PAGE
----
He took me by the shoulder and led me down the beach, Moaui, his two-year-old granddaughter, running about us as we talked. As we talked he stopped often to walk into the jungle and pick up some roots, grasses, or small berries. One was good for digestion, another for the heart, another just made an amazing tea. สวรรค์ลับ owned over 100 acres of land and was almost entirely self-sustained by the jungle. All the food a hundred people could eat grew from the woods, every building material washed ashore or was chopped down, everything he and his family needed to live long happy lives was there offered freely. He seemed to find joy and contentment in the simplest of things, but I sensed the great wit and intelligence that burned inside his roughed leather exterior. This was only extenuated when he guided me to Hippy Bar, another place I had heard so much about.
Hippy Bar was a massive wooden fortress made entirely out of driftwood. Beachside it projected out across the ocean as a massive ship beached in the sand. Surrounded by a wall the interior contained the bar itself as well as groups of small rooms with nothing more than a small bed, empty beer bottles, and the occasional tipped over easel. When we walked in it was dead quiet, only to be broken by a loud fit and hacking coming through a cloud of smoke rising from a swinging hammock. Though the haze emerged a man to be known as Santa Claus, earned by his long flowing white beard which he stroked gently when he was lost in though. Before he even introduced himself he asked if I knew about computer’s and quickly sent me behind the bar to get the sound system up and running so that this place would buzz with just a bit more life.
In the peak of the high season, I could imagine the amazing parties and moments that must have taken place here. In fact later that night I met Rinaldo and Lucky Luke, a pair of traveling Germans, and Luke had celebrated his birthday at this very bar a few years ago during a busier livelier time. The three of us sat alone on top the prow of the ship drinking lukewarm beers laughing into the quiet night as he talked of some of the characters he mad met, the lively music, fantastic dancing, and debauchery that he kind of sorta remembered from those nights. I wanted to see Hippy Bar when it was at its height, I wanted to have those half fogged over memories of dancing in the moonlight. But that was for another time, another adventure because this moment was perfect and I wouldn’t trade it for the world.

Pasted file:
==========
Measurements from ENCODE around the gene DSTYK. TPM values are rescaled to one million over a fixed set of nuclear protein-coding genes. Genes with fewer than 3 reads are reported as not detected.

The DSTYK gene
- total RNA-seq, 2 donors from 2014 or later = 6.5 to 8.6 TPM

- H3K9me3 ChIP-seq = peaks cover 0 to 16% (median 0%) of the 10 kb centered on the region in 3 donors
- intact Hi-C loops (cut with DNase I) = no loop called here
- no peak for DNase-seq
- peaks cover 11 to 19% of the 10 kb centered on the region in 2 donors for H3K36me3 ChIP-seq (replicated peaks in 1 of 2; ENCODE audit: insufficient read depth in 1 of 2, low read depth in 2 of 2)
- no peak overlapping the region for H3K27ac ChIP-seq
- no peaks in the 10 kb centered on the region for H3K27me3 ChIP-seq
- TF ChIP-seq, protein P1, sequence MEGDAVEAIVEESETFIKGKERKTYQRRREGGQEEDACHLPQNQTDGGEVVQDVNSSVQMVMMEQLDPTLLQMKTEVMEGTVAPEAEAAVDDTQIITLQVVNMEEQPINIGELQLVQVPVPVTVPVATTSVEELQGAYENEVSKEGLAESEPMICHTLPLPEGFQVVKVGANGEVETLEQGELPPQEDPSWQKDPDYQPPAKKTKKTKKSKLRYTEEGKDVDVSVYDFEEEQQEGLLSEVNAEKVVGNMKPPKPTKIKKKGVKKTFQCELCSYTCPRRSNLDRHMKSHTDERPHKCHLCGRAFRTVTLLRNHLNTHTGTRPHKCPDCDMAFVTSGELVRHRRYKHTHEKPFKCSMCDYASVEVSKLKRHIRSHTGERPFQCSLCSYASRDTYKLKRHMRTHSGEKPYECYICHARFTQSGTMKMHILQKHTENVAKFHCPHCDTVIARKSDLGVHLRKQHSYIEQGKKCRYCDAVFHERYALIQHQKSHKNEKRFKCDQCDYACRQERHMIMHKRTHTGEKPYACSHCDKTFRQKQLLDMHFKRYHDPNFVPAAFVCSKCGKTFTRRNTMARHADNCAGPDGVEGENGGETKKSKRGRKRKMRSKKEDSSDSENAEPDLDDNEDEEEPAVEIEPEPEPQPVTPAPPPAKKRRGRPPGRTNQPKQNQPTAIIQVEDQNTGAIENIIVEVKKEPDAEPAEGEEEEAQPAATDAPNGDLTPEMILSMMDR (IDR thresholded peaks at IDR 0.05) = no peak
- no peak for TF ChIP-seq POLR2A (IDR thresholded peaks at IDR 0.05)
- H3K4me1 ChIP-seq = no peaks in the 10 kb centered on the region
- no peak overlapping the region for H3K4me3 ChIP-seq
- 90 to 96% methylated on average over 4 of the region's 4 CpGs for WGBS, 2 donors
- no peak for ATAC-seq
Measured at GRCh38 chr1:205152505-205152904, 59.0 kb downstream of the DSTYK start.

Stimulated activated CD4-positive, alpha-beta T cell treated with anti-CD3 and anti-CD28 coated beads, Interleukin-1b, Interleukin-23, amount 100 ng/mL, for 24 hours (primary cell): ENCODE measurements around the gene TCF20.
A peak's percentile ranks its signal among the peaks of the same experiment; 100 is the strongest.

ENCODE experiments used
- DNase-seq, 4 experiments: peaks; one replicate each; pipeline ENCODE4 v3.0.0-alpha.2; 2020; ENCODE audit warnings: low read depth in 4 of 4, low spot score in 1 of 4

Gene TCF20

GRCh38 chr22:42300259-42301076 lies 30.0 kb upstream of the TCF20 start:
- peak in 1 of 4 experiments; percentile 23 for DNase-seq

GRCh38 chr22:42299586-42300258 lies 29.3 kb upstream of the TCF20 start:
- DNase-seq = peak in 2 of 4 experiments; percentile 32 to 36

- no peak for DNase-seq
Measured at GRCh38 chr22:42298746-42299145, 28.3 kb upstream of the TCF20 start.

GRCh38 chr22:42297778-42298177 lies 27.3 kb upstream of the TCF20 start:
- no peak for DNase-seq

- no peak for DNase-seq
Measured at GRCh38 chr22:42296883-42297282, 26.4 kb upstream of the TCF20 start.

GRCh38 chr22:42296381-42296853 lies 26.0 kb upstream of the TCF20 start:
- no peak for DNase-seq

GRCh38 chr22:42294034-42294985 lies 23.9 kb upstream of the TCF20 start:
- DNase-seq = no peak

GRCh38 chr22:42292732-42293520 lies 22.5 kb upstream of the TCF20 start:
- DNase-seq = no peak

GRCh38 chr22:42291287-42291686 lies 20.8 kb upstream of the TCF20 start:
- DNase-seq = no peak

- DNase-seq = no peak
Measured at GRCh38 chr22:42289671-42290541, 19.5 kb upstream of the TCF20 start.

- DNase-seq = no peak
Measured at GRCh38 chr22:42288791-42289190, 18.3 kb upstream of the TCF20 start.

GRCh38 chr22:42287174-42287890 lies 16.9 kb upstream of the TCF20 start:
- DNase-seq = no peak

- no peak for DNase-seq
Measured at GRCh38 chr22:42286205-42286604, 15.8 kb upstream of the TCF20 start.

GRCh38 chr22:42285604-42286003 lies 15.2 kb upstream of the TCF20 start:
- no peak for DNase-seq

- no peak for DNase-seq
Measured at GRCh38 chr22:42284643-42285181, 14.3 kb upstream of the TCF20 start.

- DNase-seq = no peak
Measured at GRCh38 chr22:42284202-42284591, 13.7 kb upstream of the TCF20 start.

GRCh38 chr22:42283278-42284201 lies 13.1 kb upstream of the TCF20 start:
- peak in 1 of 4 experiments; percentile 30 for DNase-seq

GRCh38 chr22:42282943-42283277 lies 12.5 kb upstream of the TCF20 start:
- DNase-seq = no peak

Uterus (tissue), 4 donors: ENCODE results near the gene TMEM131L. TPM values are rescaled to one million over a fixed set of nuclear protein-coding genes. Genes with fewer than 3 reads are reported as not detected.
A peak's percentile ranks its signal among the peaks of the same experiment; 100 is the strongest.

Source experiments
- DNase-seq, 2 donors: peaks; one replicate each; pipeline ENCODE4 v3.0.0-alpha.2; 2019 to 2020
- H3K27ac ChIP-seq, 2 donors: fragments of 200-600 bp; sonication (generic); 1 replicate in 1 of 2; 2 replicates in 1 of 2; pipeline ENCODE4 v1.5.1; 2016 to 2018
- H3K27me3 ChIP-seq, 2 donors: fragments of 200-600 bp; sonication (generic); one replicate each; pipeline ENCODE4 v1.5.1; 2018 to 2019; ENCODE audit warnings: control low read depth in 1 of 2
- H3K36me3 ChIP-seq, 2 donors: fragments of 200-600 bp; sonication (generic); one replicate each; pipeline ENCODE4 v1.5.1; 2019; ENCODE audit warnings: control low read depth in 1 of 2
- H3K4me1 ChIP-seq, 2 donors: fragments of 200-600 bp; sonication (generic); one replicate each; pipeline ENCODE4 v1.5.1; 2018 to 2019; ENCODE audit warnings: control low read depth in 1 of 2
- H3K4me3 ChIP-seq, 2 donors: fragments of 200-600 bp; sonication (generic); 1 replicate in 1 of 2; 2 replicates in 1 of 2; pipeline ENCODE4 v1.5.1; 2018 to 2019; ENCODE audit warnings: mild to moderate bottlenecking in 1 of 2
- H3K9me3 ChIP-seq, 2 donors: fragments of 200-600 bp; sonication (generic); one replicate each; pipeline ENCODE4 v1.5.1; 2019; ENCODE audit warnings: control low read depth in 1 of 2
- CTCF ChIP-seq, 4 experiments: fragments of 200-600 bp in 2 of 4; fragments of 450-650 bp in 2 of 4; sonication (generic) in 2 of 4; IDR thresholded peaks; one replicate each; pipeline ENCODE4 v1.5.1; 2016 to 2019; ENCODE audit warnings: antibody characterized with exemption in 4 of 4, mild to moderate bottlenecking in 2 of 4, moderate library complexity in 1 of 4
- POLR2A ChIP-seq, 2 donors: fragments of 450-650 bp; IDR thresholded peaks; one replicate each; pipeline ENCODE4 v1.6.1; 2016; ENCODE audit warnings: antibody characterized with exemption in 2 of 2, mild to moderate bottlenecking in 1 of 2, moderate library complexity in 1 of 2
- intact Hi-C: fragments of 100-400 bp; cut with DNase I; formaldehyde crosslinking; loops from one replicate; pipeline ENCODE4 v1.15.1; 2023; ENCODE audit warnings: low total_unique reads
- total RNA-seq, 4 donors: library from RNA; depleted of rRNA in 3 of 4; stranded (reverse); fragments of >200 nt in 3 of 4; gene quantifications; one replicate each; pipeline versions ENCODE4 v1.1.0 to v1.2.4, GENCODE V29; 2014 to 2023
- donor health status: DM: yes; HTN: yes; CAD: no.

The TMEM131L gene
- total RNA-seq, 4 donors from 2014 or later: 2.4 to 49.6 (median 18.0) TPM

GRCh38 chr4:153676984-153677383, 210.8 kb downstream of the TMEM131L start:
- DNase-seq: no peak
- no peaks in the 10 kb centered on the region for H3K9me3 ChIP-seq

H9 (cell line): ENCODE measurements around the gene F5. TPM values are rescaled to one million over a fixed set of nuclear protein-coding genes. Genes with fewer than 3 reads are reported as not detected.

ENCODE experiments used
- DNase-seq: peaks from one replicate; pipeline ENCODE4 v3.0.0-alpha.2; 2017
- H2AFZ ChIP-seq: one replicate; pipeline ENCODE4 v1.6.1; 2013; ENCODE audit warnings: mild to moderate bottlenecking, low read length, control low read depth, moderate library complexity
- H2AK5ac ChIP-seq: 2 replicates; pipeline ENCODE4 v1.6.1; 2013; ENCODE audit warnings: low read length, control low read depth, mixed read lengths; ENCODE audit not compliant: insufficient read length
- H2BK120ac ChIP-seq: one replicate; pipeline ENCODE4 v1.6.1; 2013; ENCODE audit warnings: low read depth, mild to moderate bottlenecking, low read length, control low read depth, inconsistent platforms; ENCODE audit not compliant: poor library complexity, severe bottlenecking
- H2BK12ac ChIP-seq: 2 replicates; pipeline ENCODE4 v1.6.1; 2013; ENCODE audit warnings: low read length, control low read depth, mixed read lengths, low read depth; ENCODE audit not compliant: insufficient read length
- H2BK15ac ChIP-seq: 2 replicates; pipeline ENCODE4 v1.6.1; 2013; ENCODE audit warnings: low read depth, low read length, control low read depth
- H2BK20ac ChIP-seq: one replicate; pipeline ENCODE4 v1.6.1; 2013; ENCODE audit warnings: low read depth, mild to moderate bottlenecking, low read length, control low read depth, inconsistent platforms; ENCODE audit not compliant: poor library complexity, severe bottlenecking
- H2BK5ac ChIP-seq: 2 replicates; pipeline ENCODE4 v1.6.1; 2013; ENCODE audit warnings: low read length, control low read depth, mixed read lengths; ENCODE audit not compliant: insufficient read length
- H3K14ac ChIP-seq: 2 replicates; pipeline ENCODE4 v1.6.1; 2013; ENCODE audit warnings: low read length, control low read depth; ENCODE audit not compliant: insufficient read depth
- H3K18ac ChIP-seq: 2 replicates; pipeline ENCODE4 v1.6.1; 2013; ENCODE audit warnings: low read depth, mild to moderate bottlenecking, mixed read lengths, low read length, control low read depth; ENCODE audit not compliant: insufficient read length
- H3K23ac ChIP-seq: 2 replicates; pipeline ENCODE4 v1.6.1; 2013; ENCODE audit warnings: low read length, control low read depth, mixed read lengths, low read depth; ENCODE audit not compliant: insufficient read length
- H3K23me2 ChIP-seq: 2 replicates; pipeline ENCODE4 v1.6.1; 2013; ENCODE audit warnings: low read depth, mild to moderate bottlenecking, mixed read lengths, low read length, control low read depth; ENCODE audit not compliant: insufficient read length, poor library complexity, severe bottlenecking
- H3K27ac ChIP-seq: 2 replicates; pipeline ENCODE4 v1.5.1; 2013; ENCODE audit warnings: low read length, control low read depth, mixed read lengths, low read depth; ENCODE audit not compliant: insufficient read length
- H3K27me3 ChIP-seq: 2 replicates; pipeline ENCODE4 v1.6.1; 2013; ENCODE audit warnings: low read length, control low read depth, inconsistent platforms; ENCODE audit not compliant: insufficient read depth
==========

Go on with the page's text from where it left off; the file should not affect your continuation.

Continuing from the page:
That night as I lay in bed I was overwhelmed by the noise that surrounded me. Birds calling from every branch, insects chirping and screeching from the underbrush, and twigs and branches snapping as unknown forces crushed through them. My body instinctively jumped at each new sound coming from the jungle and I was alert and awake with adrenaline. Hours drifted by as I lay there surrounded by the purest sounds of Earth-like I had never heard before. So use I had become to the distant sound’s of car’s and airplanes, that to be without them or the sound of any human invention was unnerving. Giving up on being able to fall asleep easily, I let my mind wander and bask in everything I had seen and felt today. The island was astoundingly beautiful, it’s people welcoming and joyful, and I nearly had the entire island to myself. The island was everything I could have dreamed of when I first fell in love with travel. Over the next thirteen days, I would have to embrace my inner hippy, there was no avoiding it. These two weeks had the potential to be some of the best and most formative moments of my life. I made a solemn vow that not a second would go wasted on this island. That In each moment I would attempt to take a step closer to the unobtainable man I constantly strive to be. With a firm resolve in this matter, I drifted off into a deep dreamless sleep.